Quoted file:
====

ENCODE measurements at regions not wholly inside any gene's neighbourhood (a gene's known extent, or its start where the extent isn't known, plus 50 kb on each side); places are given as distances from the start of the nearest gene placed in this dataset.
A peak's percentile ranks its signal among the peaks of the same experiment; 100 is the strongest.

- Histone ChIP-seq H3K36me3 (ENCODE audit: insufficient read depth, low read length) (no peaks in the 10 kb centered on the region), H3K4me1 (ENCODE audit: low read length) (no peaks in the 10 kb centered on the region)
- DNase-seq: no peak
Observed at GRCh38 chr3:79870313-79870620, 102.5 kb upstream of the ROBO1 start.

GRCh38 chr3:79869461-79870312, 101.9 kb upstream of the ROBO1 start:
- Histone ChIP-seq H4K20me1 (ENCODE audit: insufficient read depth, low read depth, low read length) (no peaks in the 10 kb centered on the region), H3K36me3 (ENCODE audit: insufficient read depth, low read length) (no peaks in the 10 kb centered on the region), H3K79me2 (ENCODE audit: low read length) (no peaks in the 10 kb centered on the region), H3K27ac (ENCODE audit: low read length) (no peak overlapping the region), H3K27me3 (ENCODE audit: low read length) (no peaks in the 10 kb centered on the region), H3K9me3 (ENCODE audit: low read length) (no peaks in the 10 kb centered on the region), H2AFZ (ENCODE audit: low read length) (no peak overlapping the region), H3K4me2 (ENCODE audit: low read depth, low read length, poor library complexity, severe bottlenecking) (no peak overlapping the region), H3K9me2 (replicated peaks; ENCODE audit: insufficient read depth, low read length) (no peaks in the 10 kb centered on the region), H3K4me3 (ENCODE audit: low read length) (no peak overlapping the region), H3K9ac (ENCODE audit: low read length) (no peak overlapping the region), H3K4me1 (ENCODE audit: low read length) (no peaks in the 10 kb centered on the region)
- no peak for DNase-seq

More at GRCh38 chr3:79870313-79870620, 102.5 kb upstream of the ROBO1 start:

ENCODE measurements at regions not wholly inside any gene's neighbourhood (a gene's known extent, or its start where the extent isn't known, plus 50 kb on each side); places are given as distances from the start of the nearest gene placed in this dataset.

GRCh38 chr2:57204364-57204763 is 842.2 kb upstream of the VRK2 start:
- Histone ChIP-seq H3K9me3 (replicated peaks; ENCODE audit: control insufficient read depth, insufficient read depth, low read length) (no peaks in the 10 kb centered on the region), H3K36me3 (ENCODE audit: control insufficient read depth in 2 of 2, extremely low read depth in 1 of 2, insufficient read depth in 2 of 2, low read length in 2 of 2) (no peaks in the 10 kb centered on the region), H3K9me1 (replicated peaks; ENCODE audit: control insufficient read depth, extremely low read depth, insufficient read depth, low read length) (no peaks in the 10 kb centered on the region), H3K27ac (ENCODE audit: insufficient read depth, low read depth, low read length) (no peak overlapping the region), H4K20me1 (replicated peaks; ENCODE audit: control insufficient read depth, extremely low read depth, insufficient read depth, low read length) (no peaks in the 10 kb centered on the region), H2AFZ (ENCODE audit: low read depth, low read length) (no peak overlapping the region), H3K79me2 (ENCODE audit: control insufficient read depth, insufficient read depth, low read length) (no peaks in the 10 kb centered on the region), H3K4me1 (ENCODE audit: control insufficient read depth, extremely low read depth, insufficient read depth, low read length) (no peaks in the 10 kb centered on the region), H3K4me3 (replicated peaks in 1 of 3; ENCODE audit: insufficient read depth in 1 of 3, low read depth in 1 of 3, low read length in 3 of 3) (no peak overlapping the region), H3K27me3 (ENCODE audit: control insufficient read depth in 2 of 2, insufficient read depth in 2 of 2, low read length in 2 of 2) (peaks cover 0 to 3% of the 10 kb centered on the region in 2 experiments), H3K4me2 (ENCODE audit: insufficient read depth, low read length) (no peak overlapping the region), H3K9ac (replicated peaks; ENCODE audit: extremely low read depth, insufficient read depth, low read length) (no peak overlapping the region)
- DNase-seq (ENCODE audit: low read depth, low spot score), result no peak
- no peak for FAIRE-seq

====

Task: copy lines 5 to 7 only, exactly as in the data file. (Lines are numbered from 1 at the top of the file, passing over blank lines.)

Observed at GRCh38 chr3:79870313-79870620, 102.5 kb upstream of the ROBO1 start.

GRCh38 chr3:79869461-79870312, 101.9 kb upstream of the ROBO1 start:
- Histone ChIP-seq H4K20me1 (ENCODE audit: insufficient read depth, low read depth, low read length) (no peaks in the 10 kb centered on the region), H3K36me3 (ENCODE audit: insufficient read depth, low read length) (no peaks in the 10 kb centered on the region), H3K79me2 (ENCODE audit: low read length) (no peaks in the 10 kb centered on the region), H3K27ac (ENCODE audit: low read length) (no peak overlapping the region), H3K27me3 (ENCODE audit: low read length) (no peaks in the 10 kb centered on the region), H3K9me3 (ENCODE audit: low read length) (no peaks in the 10 kb centered on the region), H2AFZ (ENCODE audit: low read length) (no peak overlapping the region), H3K4me2 (ENCODE audit: low read depth, low read length, poor library complexity, severe bottlenecking) (no peak overlapping the region), H3K9me2 (replicated peaks; ENCODE audit: insufficient read depth, low read length) (no peaks in the 10 kb centered on the region), H3K4me3 (ENCODE audit: low read length) (no peak overlapping the region), H3K9ac (ENCODE audit: low read length) (no peak overlapping the region), H3K4me1 (ENCODE audit: low read length) (no peaks in the 10 kb centered on the region)